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The other man standing alongside Tony Gwynn at the Hall of Fame induction ceremonies in 2007 was the man who played in 2,632 consecutive games—Cal Ripken Jr.
Ripken may have single-handedly saved baseball in 1995.
Noted baseball columnist Hal Bodley, who has covered the sport since 1958, wrote this about Ripken back in 2006:
The game was flickering when the Baltimore Orioles shortstop broke Lou Gehrig's record of 2,130 consecutive games played.
None of us at Camden Yards that night realized how important the new Ironman's feat would be. Fans were suffering from the hangover of the 1994-95 strike, many vowing never to take another sip of our national pastime, when 2,131 was unfurled on the warehouse wall beyond right field.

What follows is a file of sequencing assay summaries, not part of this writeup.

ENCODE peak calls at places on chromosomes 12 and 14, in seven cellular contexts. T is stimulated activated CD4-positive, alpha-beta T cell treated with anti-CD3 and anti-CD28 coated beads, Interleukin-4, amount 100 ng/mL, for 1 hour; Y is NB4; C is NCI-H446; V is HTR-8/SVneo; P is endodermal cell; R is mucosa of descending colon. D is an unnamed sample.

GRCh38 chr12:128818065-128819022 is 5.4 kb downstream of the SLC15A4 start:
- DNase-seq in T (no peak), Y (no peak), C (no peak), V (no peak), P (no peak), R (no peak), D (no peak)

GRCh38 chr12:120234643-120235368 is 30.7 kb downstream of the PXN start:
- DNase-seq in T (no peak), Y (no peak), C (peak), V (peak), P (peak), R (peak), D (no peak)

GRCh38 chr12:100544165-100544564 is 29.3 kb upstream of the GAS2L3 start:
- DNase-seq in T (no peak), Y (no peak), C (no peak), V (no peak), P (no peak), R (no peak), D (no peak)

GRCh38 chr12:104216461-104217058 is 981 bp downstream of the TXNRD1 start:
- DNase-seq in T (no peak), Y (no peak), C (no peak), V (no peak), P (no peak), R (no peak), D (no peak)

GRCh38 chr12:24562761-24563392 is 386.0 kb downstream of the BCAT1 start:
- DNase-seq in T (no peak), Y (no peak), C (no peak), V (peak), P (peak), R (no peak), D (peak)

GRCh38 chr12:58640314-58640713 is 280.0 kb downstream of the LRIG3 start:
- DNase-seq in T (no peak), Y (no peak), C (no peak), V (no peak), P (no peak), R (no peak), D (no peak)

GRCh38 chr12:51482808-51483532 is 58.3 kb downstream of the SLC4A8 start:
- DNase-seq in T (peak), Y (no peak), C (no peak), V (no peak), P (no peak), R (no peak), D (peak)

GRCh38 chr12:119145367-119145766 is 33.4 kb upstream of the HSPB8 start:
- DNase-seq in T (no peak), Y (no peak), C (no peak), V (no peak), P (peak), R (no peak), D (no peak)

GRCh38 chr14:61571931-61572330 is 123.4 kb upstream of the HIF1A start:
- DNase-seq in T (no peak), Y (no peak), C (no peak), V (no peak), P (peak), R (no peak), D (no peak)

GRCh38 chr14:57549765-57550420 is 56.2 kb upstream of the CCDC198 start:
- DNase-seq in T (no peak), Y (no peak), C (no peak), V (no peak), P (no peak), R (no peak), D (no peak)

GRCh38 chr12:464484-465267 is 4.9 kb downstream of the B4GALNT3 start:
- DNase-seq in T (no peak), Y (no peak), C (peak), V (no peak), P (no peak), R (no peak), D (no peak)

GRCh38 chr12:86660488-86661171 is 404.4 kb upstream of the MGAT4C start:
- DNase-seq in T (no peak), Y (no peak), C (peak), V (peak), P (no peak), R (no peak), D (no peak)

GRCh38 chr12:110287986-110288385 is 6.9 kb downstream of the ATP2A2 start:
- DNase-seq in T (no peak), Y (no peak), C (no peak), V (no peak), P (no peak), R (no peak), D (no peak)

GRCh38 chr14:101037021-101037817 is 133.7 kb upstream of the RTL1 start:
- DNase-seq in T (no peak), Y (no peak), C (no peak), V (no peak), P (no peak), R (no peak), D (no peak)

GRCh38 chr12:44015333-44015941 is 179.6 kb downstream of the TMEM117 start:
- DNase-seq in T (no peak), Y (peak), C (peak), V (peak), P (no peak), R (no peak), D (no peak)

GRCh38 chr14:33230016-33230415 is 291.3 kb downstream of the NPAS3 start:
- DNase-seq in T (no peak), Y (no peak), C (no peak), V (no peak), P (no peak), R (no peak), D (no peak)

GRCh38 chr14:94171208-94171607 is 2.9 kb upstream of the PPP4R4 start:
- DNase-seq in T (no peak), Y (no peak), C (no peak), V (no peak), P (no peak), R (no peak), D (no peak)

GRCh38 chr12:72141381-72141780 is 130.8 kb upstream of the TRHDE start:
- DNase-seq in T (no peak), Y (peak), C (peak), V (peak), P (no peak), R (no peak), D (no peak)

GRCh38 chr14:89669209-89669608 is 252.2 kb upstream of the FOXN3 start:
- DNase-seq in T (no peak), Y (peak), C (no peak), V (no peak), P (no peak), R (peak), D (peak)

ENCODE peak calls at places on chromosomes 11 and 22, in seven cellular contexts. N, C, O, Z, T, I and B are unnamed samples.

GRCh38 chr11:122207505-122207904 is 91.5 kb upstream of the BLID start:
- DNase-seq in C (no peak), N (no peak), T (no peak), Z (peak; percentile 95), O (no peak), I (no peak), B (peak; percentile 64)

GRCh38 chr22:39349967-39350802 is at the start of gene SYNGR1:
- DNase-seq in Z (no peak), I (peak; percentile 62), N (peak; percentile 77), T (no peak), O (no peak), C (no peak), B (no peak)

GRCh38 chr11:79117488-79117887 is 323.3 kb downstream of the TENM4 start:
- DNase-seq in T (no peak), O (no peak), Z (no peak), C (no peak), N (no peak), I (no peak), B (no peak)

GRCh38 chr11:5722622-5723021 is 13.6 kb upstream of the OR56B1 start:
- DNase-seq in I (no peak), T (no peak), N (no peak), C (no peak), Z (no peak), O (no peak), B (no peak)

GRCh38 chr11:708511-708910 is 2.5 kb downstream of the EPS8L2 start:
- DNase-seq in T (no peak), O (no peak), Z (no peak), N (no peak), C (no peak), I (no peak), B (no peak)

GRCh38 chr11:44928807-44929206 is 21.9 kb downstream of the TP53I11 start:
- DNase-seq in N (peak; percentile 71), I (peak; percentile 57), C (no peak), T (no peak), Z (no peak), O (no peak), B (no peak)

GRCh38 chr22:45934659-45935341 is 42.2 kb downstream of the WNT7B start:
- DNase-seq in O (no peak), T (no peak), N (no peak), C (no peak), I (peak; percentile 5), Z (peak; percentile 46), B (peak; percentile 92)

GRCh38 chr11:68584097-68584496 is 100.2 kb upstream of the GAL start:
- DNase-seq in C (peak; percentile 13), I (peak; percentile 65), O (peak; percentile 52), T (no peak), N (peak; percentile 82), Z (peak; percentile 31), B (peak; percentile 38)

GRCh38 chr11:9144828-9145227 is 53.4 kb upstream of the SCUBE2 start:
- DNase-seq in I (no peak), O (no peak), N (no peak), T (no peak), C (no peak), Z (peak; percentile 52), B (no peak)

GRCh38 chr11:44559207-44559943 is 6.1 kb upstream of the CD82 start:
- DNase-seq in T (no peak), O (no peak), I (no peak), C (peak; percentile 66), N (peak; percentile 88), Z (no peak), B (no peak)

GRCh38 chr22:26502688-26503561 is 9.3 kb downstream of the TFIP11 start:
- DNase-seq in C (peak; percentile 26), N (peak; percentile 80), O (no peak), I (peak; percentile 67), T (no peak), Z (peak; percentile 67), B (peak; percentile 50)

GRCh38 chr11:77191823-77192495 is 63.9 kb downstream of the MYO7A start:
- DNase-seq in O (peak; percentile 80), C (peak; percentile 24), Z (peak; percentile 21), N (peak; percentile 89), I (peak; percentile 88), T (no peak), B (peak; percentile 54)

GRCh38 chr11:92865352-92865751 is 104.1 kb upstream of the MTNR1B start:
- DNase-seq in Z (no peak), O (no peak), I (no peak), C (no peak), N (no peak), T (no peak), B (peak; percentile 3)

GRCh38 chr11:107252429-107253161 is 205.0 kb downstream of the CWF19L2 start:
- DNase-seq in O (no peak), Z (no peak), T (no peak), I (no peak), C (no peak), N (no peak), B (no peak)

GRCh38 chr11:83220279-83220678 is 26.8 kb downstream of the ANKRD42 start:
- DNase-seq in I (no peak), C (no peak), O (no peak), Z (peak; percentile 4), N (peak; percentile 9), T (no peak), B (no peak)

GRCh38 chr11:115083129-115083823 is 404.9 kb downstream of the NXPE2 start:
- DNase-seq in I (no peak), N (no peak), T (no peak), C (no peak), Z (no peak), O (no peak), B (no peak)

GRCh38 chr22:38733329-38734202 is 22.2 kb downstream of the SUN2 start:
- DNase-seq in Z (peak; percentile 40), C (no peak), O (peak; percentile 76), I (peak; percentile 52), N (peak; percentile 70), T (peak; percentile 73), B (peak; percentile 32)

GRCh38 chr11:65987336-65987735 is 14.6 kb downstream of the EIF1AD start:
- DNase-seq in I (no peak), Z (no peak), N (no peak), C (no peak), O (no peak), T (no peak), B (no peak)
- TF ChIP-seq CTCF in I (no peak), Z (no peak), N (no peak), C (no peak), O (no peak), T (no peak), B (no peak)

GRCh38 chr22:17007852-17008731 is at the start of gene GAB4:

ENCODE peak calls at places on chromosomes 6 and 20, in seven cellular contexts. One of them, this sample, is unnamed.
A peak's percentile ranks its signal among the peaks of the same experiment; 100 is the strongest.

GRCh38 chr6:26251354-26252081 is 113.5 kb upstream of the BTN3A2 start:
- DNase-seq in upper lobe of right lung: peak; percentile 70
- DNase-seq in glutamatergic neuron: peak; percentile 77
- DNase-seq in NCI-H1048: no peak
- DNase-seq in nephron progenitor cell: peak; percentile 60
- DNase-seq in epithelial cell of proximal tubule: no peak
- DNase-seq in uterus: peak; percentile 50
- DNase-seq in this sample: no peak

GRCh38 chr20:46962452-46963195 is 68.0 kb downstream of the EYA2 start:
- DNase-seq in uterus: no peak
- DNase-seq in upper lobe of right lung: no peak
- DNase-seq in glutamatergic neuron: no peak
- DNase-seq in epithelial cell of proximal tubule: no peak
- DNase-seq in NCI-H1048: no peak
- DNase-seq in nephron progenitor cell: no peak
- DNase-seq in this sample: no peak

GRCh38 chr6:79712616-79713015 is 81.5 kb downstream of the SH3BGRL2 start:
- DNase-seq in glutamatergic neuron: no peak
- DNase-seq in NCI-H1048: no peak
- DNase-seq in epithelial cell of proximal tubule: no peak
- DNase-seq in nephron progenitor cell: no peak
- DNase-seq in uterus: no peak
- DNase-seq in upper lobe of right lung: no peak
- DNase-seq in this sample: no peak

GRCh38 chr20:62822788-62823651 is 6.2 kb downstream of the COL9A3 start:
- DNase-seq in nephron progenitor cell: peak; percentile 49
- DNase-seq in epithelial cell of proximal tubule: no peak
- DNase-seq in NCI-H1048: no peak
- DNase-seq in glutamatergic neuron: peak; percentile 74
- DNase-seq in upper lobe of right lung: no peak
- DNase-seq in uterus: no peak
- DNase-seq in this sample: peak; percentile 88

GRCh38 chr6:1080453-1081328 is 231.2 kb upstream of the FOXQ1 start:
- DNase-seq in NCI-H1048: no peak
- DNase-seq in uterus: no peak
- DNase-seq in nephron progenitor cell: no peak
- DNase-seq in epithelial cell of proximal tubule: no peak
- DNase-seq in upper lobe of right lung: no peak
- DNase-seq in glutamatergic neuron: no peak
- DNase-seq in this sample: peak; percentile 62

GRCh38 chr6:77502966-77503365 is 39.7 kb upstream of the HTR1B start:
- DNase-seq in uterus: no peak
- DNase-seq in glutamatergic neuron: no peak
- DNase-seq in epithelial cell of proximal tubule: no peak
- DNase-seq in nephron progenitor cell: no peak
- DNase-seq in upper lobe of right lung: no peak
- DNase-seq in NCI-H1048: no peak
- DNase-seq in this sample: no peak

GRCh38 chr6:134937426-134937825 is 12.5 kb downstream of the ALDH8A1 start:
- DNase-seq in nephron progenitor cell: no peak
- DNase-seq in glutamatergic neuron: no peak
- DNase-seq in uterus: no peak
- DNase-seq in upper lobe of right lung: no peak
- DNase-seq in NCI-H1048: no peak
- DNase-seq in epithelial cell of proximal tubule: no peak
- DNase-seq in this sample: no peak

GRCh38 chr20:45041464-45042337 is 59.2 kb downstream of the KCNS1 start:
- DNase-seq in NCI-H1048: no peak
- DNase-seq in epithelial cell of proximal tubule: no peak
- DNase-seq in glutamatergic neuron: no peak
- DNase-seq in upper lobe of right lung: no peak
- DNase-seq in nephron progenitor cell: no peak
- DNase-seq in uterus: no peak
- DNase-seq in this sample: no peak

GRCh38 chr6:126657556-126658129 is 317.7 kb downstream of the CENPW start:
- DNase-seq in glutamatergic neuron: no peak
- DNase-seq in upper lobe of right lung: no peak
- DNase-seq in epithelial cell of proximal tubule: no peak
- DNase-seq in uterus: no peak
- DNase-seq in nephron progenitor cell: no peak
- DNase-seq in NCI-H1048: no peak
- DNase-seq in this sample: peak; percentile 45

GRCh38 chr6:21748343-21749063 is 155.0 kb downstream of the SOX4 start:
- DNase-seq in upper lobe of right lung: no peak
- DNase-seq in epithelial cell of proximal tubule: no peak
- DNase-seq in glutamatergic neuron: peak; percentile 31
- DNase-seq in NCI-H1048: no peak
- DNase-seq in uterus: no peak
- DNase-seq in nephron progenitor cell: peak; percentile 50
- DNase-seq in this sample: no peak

And then Ripken made his historic lap around the field, and baseball's unexpected recovery was born. Ripken had done much more than break Gehrig's record. He became an instant role model for every working stiff in our land. He played in another 501 consecutive games before taking a breather on Sept. 20, 1998. He retired after the 2001 season.
Along the way, Ripken won two American League MVP awards and earned 19 All-Star selections. His 3,184 hits rank 15th all-time, and his 603 total doubles are good for 13th on the all-time list.
Ripken was selected with 98.5 percent, collecting 537 out of 545 possible votes.
What the other eight voters were thinking will forever be debated.
Doug Mead is a featured columnist with Bleacher Report. His work has been featured on the Seattle Post-Intelligencer, SF Gate, CBS Sports, the Los Angeles Times and the Houston Chronicle.